The Stairs Project: Ngozi Ugochukwu


Earlier this year the work of Ngozi Ugochukwu featured in the Manchester Open Exhibition 2020 – celebrating the creative talent of Greater Manchester residents. Here she shares a selections of photographs from an ongoing series.

portrait of a woman smiling at the camera

Ngozi Ugochukwu. Photo by Audrey Fasquelle

I love photography! I remember being so excited about having my first camera; I couldn’t believe I was getting one. At first I didn’t know what I was doing with it or what I wanted to take photographs of. All I knew was I wanted to capture things… anything.

My obsession with taking photos of stairs, started out of frustration of not being able to get into a lot of spaces, especially when I lived in London. It was my small piece of activism! But then I started to notice the architecture of the stairs, and this to me showcased the beauty within the photographs.

I can’t remember exactly when my fascination for staircases started. Maybe it was because I used to get carried up them on my dad’s back as a child. I remember looking back and seeing the endless space behind us.

Of all of the images in this collection, I only planned on taking two of the images (‘It’s Just Black and White’ and ‘Reflections by The Dock’) I kept seeing these places on my travels over and over again, and remember thinking ‘I need to capture these places.’

A lot of my work is serendipitous. The photos are of places I’ve visited both here in the UK and in Europe, mostly for the first time. If I was to go back to the same places, I am unlikely to see the same image again. There was always something that caught my eye or there was a certain atmosphere that drew me in to take each picture.

What I love about art is that one image can mean so many things to different people. When you see my photographs I want you to bring your own take to the image, regardless if you know me or not. How does it make you feel? What does it make you think about? How does it inspire you? Don’t think about what am I trying to say but more about how the image speaks to you. That is what I want you to take away from each image, and my collection as a whole.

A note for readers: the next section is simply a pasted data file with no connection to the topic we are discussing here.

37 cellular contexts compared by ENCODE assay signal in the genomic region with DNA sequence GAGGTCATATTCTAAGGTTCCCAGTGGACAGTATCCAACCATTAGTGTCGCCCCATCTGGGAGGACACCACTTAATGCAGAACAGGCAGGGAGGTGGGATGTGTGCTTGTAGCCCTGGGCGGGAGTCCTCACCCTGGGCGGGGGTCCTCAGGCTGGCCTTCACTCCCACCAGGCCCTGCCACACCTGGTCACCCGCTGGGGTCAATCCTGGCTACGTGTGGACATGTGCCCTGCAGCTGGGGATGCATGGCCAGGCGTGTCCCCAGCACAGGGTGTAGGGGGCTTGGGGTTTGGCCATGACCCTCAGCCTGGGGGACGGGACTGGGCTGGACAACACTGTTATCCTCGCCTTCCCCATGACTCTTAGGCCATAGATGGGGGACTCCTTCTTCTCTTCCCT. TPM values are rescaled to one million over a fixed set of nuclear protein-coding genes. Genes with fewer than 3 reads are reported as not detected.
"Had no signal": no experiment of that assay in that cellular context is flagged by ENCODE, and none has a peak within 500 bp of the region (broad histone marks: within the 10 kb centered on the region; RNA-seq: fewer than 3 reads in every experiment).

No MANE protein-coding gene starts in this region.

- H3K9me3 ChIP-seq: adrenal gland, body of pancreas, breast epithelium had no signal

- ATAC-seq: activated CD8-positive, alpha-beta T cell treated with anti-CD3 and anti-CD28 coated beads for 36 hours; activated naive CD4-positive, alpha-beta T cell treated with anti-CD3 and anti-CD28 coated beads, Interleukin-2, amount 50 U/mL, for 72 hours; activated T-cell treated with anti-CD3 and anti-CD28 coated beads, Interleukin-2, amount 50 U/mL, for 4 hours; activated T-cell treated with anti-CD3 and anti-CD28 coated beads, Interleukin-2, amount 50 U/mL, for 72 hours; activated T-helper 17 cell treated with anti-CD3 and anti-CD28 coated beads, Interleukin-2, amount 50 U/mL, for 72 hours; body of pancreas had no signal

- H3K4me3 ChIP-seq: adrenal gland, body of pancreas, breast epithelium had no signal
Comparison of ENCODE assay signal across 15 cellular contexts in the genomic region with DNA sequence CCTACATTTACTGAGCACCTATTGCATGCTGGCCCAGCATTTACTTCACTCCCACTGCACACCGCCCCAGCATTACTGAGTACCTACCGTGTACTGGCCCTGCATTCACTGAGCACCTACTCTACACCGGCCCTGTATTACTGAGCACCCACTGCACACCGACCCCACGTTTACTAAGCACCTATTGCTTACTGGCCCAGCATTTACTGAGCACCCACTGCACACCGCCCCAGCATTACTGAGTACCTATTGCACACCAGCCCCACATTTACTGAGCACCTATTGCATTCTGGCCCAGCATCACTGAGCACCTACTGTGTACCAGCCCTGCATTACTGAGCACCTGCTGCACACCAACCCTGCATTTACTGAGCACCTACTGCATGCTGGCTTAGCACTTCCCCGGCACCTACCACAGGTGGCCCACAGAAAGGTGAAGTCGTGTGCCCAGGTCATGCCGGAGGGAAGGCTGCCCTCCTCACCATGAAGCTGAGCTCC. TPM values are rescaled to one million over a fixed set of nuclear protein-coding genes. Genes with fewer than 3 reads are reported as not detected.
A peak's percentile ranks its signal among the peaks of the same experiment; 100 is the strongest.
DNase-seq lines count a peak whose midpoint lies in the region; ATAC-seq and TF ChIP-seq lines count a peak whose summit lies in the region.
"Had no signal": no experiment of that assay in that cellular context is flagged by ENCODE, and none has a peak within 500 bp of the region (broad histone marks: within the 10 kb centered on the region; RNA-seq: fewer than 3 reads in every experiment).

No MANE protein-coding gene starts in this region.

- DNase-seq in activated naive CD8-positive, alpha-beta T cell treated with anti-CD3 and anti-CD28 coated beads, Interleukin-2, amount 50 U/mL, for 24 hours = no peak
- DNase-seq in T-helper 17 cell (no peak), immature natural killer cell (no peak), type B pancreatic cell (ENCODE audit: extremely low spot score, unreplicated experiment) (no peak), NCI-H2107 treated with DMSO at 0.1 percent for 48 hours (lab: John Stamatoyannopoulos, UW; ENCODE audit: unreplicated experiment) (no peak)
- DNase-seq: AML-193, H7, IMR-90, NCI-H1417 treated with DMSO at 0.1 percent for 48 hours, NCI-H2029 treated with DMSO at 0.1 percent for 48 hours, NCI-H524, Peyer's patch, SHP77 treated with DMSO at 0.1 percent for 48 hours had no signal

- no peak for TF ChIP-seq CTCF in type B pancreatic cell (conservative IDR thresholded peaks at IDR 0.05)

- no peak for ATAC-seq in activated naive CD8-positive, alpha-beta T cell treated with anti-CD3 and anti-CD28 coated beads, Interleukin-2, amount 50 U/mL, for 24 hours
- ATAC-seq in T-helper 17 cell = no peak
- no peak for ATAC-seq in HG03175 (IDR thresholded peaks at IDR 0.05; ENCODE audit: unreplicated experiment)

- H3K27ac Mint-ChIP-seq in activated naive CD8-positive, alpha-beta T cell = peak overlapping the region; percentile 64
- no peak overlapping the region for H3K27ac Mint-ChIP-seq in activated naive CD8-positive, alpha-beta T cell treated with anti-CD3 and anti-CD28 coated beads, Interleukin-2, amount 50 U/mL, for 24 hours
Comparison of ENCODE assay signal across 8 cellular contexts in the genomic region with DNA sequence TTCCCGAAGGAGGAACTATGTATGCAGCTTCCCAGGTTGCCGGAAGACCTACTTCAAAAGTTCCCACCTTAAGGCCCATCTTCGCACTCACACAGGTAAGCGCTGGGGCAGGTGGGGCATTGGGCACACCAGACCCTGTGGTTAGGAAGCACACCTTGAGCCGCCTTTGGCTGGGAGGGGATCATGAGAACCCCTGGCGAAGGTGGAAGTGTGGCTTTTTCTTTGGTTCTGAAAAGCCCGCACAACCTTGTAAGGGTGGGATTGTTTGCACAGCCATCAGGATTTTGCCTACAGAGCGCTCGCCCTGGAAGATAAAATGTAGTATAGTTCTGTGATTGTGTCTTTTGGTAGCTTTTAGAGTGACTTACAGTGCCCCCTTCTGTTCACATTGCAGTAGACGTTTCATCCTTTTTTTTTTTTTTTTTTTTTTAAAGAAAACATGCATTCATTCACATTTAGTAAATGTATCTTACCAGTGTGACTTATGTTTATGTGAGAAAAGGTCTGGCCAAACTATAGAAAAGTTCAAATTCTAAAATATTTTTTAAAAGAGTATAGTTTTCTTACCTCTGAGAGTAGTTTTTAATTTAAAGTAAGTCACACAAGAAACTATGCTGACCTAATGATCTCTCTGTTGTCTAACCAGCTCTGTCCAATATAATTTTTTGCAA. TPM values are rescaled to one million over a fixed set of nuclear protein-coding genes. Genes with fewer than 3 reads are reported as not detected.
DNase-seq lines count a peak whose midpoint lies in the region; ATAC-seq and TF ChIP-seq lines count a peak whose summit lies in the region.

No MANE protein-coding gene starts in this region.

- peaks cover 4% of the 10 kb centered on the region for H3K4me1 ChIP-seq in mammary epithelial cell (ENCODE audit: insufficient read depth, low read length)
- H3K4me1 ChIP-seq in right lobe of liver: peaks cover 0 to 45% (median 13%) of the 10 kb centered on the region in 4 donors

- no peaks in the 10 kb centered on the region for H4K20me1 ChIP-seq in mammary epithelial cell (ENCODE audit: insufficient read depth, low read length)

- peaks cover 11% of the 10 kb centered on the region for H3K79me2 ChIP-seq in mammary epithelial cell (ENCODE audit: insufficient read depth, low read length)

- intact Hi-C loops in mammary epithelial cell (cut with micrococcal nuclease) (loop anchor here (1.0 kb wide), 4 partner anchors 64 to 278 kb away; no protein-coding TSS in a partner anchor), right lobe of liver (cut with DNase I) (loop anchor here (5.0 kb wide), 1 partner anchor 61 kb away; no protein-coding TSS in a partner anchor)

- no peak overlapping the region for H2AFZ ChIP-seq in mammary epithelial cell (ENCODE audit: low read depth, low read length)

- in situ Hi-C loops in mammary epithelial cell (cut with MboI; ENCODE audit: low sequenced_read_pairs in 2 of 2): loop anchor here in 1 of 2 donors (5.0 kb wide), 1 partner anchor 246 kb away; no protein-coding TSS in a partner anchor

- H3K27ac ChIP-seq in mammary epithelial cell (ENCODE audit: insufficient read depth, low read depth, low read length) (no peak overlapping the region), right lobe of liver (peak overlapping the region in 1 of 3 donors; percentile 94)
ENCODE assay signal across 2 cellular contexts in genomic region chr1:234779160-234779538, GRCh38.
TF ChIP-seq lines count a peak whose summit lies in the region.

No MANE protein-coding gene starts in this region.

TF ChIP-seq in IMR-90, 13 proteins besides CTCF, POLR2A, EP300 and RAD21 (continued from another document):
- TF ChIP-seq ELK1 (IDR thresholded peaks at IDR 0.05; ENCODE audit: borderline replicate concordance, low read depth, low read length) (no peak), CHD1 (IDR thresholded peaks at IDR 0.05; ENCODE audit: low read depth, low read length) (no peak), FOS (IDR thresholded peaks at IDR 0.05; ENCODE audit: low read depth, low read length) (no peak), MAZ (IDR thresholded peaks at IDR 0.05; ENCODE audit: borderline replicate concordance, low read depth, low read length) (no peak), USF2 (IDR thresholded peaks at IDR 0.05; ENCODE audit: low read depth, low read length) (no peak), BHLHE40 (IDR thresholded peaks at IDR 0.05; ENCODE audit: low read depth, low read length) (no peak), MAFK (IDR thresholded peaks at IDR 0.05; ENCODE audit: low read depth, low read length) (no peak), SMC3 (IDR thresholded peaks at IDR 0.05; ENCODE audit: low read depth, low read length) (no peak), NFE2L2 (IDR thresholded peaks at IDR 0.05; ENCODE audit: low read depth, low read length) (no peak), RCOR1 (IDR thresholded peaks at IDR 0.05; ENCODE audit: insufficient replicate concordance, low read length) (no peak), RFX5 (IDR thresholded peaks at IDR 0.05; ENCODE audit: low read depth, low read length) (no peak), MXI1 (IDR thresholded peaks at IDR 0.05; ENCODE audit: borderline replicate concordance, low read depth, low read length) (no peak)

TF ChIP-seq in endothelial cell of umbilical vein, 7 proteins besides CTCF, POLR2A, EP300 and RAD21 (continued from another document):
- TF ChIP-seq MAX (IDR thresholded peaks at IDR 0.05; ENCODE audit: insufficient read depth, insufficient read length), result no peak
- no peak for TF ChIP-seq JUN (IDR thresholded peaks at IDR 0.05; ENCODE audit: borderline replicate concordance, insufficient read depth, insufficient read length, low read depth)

What I love about taking photos of architecture is the fact they don’t move, and you can capture a variety of angles and shapes from them. Also photos of architecture allow you to see the changes of the area over time, and mark the history of the town or city. Sometimes you don’t notice a building until it’s no longer there. Whether something new has been built, or an empty space has been left behind.

Whatever project I decide to do next, ‘The Stairs Project’ will be ongoing in the background. It’s a life long passion that I will remain with me. I hope to exhibit more photographs in a gallery in the future, that showcase my unique point of view and that will further inspire the public to express their opinion about the images.